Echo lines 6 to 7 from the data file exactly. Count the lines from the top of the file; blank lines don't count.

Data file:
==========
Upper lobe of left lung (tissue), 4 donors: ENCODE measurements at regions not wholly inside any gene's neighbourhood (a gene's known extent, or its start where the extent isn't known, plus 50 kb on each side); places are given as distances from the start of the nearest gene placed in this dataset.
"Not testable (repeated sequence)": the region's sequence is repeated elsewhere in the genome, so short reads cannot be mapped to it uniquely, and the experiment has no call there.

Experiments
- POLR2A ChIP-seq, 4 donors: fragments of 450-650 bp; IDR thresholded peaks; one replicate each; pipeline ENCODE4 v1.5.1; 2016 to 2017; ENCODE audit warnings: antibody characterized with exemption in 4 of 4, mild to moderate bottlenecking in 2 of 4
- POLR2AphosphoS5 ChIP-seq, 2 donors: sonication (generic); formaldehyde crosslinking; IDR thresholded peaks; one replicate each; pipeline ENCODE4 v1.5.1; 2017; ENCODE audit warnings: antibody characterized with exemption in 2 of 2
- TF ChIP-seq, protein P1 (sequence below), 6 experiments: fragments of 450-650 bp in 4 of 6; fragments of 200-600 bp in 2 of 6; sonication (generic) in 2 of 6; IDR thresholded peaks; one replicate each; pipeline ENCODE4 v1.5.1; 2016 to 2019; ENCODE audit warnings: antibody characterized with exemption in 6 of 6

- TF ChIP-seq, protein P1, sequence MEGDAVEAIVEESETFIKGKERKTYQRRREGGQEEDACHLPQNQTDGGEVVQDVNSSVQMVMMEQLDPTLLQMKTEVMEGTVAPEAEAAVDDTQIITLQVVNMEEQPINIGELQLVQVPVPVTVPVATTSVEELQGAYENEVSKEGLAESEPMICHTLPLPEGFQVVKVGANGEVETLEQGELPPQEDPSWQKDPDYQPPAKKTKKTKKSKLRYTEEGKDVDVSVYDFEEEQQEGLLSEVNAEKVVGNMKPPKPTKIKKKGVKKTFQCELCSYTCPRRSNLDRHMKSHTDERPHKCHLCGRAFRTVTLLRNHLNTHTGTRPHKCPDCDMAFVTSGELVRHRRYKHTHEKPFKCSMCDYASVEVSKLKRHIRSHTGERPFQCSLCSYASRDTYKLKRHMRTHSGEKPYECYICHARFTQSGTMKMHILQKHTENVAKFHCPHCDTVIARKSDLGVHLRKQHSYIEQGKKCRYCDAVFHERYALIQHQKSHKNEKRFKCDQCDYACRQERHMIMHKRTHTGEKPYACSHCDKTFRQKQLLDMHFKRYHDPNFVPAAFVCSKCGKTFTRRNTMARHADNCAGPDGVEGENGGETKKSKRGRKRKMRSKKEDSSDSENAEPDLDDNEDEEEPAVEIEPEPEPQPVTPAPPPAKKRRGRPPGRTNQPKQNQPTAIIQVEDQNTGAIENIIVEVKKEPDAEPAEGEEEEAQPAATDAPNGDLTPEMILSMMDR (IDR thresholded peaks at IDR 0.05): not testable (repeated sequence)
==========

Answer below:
- TF ChIP-seq, protein P1 (sequence below), 6 experiments: fragments of 450-650 bp in 4 of 6; fragments of 200-600 bp in 2 of 6; sonication (generic) in 2 of 6; IDR thresholded peaks; one replicate each; pipeline ENCODE4 v1.5.1; 2016 to 2019; ENCODE audit warnings: antibody characterized with exemption in 6 of 6

- TF ChIP-seq, protein P1, sequence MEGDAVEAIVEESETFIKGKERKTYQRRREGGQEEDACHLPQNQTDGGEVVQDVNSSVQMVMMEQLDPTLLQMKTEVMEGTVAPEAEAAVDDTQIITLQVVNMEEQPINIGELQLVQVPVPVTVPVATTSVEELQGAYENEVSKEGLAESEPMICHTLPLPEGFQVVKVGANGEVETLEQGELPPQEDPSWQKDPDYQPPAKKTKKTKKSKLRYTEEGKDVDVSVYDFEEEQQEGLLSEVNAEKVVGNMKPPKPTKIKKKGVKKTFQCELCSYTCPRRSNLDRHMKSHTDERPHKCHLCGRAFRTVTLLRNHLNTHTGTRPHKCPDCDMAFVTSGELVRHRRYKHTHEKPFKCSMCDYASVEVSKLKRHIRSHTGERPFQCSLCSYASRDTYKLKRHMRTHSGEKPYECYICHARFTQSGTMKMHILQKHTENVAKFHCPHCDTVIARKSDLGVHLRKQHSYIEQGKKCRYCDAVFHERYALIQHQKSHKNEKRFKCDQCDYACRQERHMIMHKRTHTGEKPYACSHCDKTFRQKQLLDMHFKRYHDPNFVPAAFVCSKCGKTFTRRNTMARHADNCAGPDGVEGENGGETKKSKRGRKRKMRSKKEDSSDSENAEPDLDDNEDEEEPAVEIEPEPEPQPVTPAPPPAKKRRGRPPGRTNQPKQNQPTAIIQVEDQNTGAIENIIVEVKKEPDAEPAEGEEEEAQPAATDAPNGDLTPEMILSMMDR (IDR thresholded peaks at IDR 0.05): not testable (repeated sequence)